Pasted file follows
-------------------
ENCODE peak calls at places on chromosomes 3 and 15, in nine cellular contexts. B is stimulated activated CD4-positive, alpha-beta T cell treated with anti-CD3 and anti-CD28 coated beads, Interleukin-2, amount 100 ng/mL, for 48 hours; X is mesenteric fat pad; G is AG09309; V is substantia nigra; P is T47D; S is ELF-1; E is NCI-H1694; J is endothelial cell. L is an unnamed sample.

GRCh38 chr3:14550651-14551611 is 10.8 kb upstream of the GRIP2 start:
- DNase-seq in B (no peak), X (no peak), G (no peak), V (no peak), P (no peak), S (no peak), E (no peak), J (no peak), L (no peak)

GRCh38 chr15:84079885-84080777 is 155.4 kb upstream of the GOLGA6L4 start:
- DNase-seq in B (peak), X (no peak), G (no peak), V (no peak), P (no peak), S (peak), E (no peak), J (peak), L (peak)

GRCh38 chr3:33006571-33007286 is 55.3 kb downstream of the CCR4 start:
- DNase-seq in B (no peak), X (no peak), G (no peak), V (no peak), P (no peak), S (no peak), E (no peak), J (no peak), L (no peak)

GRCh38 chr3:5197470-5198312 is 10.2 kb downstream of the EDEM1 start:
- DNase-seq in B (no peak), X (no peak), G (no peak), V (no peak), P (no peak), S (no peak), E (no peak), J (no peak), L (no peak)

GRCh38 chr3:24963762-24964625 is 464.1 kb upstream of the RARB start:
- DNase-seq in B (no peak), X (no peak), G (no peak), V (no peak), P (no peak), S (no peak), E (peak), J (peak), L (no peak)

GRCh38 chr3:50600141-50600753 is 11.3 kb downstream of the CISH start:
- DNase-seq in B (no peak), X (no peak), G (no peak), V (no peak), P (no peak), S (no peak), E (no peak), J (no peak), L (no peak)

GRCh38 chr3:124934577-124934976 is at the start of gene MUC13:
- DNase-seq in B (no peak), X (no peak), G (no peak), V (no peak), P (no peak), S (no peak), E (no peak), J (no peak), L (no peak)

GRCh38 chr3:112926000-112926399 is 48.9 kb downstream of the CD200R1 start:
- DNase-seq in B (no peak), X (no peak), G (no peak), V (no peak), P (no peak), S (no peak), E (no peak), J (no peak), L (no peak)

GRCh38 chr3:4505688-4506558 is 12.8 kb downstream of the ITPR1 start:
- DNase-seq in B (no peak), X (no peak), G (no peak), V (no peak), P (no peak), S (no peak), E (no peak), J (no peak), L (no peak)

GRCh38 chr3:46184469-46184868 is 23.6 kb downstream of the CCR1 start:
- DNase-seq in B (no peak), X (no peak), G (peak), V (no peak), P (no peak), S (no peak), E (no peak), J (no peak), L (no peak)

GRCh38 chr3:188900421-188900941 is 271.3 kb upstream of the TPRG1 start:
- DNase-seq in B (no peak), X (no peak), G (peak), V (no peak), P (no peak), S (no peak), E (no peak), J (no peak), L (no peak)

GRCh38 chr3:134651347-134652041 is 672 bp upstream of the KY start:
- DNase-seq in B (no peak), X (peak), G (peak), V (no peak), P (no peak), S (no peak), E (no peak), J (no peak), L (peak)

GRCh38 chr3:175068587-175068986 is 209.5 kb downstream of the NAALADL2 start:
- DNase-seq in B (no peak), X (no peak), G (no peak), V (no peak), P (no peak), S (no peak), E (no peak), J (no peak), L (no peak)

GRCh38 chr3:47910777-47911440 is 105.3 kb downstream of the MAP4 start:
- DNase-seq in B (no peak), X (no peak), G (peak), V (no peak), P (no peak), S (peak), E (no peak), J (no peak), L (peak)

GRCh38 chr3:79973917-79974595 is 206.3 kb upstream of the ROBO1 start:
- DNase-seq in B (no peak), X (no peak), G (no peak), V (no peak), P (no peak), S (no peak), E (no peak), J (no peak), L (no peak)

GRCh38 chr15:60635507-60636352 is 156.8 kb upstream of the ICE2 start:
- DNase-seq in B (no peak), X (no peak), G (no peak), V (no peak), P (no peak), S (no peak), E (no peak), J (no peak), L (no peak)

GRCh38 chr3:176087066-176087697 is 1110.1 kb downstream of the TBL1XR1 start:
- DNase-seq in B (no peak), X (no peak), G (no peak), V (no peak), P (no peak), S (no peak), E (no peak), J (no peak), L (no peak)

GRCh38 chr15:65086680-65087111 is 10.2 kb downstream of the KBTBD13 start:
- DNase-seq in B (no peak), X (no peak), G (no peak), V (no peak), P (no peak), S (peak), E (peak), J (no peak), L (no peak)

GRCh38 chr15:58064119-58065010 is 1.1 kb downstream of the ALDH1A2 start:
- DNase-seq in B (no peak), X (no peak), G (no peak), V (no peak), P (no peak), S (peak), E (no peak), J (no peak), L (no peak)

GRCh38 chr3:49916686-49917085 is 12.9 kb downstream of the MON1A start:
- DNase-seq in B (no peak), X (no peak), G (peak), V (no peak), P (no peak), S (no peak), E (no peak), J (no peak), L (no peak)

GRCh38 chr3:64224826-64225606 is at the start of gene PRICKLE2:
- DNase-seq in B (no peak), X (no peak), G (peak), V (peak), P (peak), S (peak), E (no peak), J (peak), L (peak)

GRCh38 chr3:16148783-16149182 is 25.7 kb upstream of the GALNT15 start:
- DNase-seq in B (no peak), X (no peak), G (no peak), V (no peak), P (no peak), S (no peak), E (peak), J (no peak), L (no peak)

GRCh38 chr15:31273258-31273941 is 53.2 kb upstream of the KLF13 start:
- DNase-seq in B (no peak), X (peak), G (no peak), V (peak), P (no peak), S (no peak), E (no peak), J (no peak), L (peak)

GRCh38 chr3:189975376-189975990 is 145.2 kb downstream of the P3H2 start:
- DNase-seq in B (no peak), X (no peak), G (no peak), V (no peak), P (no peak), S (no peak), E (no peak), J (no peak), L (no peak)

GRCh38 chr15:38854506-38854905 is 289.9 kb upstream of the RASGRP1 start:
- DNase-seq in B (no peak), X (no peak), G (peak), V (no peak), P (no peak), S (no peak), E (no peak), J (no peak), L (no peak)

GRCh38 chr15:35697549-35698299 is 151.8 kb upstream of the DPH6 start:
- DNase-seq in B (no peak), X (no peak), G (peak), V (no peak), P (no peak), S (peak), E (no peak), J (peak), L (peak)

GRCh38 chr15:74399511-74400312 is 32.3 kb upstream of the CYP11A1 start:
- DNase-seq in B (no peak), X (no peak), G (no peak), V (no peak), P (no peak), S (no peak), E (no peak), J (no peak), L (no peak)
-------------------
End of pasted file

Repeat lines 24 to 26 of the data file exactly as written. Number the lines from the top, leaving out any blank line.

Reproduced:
GRCh38 chr3:134651347-134652041 is 672 bp upstream of the KY start:
- DNase-seq in B (no peak), X (peak), G (peak), V (no peak), P (no peak), S (no peak), E (no peak), J (no peak), L (peak)

GRCh38 chr3:175068587-175068986 is 209.5 kb downstream of the NAALADL2 start: